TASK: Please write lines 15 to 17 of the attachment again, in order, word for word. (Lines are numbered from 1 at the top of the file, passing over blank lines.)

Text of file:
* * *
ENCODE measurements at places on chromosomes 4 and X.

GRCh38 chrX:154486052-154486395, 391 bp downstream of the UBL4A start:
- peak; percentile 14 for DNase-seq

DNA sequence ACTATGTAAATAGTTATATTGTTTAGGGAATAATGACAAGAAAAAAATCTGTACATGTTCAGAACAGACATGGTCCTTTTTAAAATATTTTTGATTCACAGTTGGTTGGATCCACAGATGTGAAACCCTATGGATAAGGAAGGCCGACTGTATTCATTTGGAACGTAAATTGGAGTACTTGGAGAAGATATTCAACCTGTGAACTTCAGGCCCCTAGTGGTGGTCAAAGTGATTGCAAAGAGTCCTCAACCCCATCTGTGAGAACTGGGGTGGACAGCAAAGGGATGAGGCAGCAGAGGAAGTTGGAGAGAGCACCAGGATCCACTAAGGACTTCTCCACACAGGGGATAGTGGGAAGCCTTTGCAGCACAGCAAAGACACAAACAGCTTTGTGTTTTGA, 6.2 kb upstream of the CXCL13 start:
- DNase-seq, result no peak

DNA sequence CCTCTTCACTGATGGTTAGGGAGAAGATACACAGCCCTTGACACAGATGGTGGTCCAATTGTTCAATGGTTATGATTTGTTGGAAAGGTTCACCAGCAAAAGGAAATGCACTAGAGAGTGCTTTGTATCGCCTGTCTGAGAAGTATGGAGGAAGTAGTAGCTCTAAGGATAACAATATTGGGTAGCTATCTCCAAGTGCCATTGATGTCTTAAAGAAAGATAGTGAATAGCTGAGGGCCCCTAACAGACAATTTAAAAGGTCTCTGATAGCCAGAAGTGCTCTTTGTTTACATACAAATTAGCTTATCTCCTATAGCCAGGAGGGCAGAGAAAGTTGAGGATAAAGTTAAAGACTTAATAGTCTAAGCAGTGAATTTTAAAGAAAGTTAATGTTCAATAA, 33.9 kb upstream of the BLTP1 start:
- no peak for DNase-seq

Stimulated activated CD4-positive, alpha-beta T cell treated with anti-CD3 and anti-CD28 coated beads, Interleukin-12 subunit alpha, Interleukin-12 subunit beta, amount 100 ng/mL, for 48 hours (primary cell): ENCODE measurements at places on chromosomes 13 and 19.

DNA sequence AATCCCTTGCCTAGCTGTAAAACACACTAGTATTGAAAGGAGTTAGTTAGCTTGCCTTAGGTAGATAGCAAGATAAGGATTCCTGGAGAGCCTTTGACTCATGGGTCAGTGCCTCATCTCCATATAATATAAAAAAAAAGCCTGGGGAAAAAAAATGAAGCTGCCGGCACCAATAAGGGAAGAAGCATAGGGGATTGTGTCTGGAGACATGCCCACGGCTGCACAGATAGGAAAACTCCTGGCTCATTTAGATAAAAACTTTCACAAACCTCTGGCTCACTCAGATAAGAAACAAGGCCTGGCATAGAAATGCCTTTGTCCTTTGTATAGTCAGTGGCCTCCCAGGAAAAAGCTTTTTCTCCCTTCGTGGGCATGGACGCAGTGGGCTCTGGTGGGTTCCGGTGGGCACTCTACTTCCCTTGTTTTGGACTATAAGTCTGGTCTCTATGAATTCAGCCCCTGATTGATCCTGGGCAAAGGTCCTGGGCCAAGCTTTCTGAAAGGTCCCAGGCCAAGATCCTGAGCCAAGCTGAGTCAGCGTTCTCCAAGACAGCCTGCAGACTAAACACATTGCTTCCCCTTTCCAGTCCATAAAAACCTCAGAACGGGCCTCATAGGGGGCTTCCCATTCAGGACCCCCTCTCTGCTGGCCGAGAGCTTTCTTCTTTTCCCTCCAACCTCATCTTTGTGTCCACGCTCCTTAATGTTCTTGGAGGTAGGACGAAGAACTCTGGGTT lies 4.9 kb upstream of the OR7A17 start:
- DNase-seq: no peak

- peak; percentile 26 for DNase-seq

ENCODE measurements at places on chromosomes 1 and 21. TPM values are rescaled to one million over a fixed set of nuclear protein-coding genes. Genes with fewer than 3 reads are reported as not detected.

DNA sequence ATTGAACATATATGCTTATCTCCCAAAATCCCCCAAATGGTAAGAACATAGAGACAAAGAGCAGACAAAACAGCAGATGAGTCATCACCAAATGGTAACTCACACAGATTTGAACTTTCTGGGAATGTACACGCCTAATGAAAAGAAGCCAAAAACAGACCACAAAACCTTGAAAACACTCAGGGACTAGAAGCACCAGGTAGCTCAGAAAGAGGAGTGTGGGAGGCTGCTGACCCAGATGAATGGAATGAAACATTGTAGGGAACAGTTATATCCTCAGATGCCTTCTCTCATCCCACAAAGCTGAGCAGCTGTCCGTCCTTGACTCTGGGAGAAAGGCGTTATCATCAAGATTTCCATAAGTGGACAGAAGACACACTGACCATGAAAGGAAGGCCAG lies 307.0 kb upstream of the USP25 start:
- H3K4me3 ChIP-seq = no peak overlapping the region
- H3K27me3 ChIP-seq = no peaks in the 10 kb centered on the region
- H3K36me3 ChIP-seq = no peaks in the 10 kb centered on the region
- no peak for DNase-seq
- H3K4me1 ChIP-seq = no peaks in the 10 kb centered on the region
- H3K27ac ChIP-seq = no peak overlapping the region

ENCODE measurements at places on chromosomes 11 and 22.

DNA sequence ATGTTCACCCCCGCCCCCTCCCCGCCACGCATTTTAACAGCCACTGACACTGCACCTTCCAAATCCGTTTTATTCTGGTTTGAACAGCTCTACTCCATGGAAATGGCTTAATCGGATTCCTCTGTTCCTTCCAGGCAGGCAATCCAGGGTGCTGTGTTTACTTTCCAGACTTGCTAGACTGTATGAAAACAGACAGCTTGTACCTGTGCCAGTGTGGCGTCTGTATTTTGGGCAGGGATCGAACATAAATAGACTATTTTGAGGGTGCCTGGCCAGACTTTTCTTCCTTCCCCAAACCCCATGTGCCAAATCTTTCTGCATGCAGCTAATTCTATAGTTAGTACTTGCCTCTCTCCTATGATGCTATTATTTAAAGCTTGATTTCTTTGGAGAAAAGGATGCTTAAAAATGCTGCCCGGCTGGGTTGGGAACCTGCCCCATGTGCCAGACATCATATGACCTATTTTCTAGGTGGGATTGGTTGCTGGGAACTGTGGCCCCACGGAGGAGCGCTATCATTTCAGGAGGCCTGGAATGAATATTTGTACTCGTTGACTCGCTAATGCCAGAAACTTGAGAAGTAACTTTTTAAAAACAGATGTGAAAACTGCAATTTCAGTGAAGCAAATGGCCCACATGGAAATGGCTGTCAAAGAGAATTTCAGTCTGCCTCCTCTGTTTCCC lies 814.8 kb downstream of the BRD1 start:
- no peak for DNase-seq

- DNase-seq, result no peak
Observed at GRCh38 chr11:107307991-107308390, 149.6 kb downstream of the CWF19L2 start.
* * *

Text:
- H3K27me3 ChIP-seq = no peaks in the 10 kb centered on the region
- H3K36me3 ChIP-seq = no peaks in the 10 kb centered on the region
- no peak for DNase-seq